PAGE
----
Valve restricted almost 2,500 Steam accounts for liking a review
Valve later admitted that the bans were a mistakeBy Rob Thubron 26 comments
Facepalm: It's easy to understand why Valve would ban a Steam game review, but banning users who simply liked it seems excessive, especially when the post didn't really violate any rules. Yet that's what happened to 2,439 people who voted a negative review as helpful.
The game in question is Warlander, a free-to-play online multiplayer title with Mixed reviews. Slashdot reports that one of the almost 2,500 pieces of negative feedback came from a user called FREEDOMS117, who was particularly aggrieved by the game's anti-cheat software, Sentry Anti-Cheat.
FREEDOMS117 wrote in their negative review that Sentry Anti-Cheat was "suspicious" and that it "maintains running even when the game is closed, including tray icons." The most worrying part was that Sentry Anti-Cheat "seems to be sending some packets of data to japan IPs while the game has already been closed," and that it was difficult to remove even after the game had been uninstalled.
For those players concerned about Sentry Anti-Cheat, FREEDOMS117's review included instructions on how to completely remove it along with anything left in the registry. The post became the most popular review on Warlander's Steam page, garnering 2,439 upvotes and 437 awards during the three months it stayed on top.
But one Steam moderator took offense to the review, removing it and restricting FREEDOMS117's account for 30 days, stopping them from posting reviews/messages and voting. The reason? The review was "attempting to scam users or other violations of Steam's Rules & Guidelines," apparently.
Not content with just restricting FREEDOMS117's account, everyone who gave the review a thumbs up and an award also had their ability to vote on Steam reviews restricted for 30 days. Affected users contacted Steam support for help but to no avail.
PC Gamer writes that Steam support eventually responded to the outcry, apologizing to FREEDOMS117 and admitting that the moderator made a mistake; they thought the review was instructions on how to remove anti-cheat software, something Valve doesn't allow.
"Our moderators watch for content that describes how to cheat or describes how to tamper with anti-cheat systems. Those are against our rules and it looks like that is what our moderation team incorrectly identified with this case, leading to the banned review. I agree with your evaluation that this review does not fit that criteria," wrote Steam support.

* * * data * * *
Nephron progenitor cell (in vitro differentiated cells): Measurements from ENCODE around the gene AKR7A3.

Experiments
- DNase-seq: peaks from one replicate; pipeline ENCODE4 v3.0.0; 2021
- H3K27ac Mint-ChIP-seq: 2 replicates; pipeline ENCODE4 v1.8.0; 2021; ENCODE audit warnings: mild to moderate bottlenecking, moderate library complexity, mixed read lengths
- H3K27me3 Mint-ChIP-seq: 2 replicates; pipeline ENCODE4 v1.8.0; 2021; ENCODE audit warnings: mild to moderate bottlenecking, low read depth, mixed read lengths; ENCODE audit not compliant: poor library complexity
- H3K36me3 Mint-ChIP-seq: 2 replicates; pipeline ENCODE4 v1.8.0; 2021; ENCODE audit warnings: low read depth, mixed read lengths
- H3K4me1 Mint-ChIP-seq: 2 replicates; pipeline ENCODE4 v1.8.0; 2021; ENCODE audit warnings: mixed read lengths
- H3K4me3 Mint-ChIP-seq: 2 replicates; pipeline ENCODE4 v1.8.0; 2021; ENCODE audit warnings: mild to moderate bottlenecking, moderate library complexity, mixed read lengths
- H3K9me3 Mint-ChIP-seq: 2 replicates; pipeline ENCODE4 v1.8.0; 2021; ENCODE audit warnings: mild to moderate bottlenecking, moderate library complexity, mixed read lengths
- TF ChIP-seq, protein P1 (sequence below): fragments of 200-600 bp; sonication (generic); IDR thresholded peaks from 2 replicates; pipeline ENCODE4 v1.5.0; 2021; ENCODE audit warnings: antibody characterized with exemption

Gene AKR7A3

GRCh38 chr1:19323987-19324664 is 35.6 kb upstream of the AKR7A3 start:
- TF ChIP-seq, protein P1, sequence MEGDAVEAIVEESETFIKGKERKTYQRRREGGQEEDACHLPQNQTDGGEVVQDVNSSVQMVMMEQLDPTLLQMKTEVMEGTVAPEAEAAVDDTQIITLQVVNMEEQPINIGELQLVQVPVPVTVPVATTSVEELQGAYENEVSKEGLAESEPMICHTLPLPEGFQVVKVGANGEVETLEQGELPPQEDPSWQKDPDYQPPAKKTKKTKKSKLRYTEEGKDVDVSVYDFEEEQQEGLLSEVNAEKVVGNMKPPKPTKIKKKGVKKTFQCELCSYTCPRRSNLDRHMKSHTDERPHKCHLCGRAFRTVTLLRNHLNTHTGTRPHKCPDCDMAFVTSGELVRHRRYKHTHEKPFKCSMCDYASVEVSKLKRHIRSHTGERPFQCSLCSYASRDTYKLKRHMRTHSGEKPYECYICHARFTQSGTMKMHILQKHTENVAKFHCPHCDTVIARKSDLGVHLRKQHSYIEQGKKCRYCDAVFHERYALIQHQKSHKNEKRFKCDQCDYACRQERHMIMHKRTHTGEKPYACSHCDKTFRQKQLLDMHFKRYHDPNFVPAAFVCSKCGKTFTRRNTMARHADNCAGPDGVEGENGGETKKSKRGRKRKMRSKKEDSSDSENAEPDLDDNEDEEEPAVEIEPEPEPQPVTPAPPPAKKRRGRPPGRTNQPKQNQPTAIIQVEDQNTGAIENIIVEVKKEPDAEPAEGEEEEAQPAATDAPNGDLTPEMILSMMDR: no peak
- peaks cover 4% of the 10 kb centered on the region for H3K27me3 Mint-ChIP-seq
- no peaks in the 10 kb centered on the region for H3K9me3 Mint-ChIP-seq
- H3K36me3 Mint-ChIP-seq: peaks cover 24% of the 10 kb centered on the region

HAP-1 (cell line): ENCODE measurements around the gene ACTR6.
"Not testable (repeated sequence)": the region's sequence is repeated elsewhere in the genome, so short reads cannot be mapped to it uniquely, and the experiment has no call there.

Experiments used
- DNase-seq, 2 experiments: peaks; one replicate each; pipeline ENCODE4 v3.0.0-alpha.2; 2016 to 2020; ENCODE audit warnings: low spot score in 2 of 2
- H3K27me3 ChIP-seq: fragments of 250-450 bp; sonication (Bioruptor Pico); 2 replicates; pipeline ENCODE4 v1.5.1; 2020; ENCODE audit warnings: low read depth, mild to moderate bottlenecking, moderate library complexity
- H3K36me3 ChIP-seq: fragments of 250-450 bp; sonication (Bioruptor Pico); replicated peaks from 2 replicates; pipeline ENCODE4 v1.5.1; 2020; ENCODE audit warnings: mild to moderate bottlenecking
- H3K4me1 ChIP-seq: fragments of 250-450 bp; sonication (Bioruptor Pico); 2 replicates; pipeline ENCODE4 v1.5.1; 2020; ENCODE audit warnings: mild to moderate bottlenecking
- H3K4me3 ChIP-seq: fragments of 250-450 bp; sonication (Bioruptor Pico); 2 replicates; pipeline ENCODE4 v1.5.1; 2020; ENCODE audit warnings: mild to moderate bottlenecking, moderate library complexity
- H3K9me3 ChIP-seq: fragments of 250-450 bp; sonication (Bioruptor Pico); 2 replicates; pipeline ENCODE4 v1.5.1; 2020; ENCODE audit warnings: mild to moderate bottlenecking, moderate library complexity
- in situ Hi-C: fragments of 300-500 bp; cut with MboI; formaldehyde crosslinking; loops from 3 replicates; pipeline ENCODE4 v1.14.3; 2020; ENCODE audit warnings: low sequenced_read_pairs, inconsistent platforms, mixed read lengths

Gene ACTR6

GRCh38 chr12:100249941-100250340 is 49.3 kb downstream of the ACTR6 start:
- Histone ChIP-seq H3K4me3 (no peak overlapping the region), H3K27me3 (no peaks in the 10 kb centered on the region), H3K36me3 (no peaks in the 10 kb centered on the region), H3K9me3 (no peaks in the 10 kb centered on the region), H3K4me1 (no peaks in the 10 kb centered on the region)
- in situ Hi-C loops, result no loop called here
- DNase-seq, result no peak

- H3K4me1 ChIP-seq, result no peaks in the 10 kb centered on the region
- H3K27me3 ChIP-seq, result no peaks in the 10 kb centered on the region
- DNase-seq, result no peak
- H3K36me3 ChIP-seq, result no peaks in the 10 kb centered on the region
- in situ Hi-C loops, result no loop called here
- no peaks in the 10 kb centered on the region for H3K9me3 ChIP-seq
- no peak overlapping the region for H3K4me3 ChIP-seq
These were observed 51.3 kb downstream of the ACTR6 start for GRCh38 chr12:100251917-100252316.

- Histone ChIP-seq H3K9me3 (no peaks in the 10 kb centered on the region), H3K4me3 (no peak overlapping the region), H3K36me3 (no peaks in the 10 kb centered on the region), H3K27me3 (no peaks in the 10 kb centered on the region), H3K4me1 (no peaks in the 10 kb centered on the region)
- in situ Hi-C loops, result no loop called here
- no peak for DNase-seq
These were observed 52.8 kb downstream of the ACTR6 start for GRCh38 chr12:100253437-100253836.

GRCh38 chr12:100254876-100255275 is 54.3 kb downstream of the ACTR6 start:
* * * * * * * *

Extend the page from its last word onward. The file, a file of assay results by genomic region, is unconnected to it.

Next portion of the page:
"Furthermore, the mod identified this review as potentially dangerous to other players, due to some of the steps requiring registry edits. This led to the additional lock that was placed on your account and voter accounts. I can see that your review does not contain phishing links, attempts to scam or deceive players, or anything else that warrants a lock."
While FREEDOMS117's ban was lifted, as were the bans on those who liked their review, the original post's text remains hidden. Steam support wrote that they believe the review would make more sense as a Steam guide and should include a disclosure for readers about how the steps should be taken "at your own risk."
Steam support did say that they would be following up with the developer about the behavior described in the review.
Warlander's publisher Plaion wrote that Sentry Anti-Cheat had "a bug where Sentry fails to unregister the icon displayed in the task tray when Sentry Anti-Cheat Task Tray closes, which leaves the icon displayed and makes it appear that Sentry is still running." It claimed that the system does not collect any personal information as it does not need to handle any. The company also included instructions on how to uninstall the anti-cheat software.
The incident will likely be PR black eye for Valve. Not only could it dissuade people from leaving negative reviews, but it might also make others think twice before giving them the thumbs up.